Estimated Completion Date: Fall 2002

From Prisons to Home: The Effect of Incarceration on Children, Families, and Low-Income Communities (2000)

A majority of incarcerated men and women are parents, and the impact of incarceration appears to be greatest in poor, minority, urban communities. The toll on children, families, and communities of this incarceration and return of inmates has begun to be recognized, together with the growing realization that families served by TANF and other Department of Health and Human Services programs are families who also are more likely to experience the effects of incarceration. The prison to home project commissioned 11 papers which were presented at a policy conference in January 2002. About 300 representatives from the criminal justice, health, and human services fields attended, including federal officials, state officials, program operators and researchers. Among the important preliminary findings was that the highest concentration of populations on TANF are living in neighborhoods where incarceration rates also are the highest. This is particularly true in neighborhoods with large numbers of children (in one such community, 54 percent of the children were receiving public assistance). The papers from the conference will be posted on the ASPE website when available. A final report on the project is expected in Summer 2002.

Estimated Completion Date: Summer 2002

Learning from State Corrections and Human Services Collaborations: From Prison to Home - Part II (2001)

As part of ASPE's work examining how families and children are affected by the high rates of incarceration in some low-income communities, a symposium was held in November 2001, bringing together the collaborating agency heads and other key stakeholders from selected sites. This symposium provided essential information about the issues for and choices made by states as they implement cross-cutting strategies that involve criminal justice, welfare and health systems. Many of the incarcerated and formerly incarcerated individuals and their families are current or former welfare recipients. Key areas explored at the symposium included resource needs, identification of barriers, partnership building, and implementation lessons. National organizations, such as the National Governors Association and National Conference of State Legislatures, and other federal and private sector representatives also attended the symposium. Information from the symposium was used to plan and implement the January 2002 ASPE policy conference "From Prison to Home," and will be incorporated into the final report on that conference (see above).

Estimated Completion Date: Summer 2002

Poor Families with Infants and Toddlers (2000)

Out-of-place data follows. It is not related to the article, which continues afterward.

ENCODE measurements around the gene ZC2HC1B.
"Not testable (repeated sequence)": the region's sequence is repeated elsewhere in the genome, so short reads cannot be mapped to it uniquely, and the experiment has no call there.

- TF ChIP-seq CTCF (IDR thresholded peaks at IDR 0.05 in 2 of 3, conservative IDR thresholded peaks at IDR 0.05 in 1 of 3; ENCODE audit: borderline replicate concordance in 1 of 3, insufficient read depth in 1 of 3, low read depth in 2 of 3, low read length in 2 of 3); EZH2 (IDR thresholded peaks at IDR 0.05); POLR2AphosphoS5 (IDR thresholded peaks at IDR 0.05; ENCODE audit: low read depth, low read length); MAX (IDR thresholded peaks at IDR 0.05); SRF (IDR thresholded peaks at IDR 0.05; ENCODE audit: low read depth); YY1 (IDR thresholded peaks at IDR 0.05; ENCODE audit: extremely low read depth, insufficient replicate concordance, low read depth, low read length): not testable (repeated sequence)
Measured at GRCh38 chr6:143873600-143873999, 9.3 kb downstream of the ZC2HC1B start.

The purpose of this project, co-sponsored by ASPE and the David and Lucile Packard Foundation, is to identify and provide information about promising federal, state and community-based strategies which are believed to be useful in promoting the overall well-being of infants and toddlers and their families. The focus is on poor families and post-PRWORA changes in policies and programs. The highlighted strategies have been grouped into the four core areas of family life on which the project is focused - economic security, basic supports, nurturing relationships, and special supports for vulnerable children and families. Many strategies touch on more than one core area. Representatives of the strategies met in a workshop in March 2002 with government staff at various levels to share information. The resulting product will be a sourcebook of profiles of programs/initiatives targeted toward poor infants and toddlers and their families. Information about the profiled strategies will be presented in a user-friendly way in order to be valuable to a broad audience. The sourcebook will be made available through ASPE's website.

Estimated Completion Date: Summer 2002

Enhancement of the Study of Trends in Emergency Assistance Related to TANF (2000) (incorporates Trends in the Demand for Assistance Services, 1999)

The 1999 funded project, Trends in the Demand for Assistance Services, jointly funded with the Office of Program Systems (PS) within ASPE, examined the trends in the demand for emergency assistance services, such as homeless shelters and food banks, from the mid-1990's to 2000. One study, Welfare Reform and Emergency Service Use in Communities with Rapidly Declining Caseloads, was conducted by the SPHERE Institute in San Mateo County, California. The second study, Trends in Demand for Emergency Services in Massachusetts Post Welfare Reform, 1995-2000, was conducted by the University of Massachusetts and focused on the entire state. The studies found both parallels and differences in the patterns of emergency assistance. Among the parallels were a substantial decline in the welfare rolls, substantial increases in the cost of affordable housing, increased use of emergency rental assistance by poor families, and increases in the use of shared living space among families that used emergency food assistance.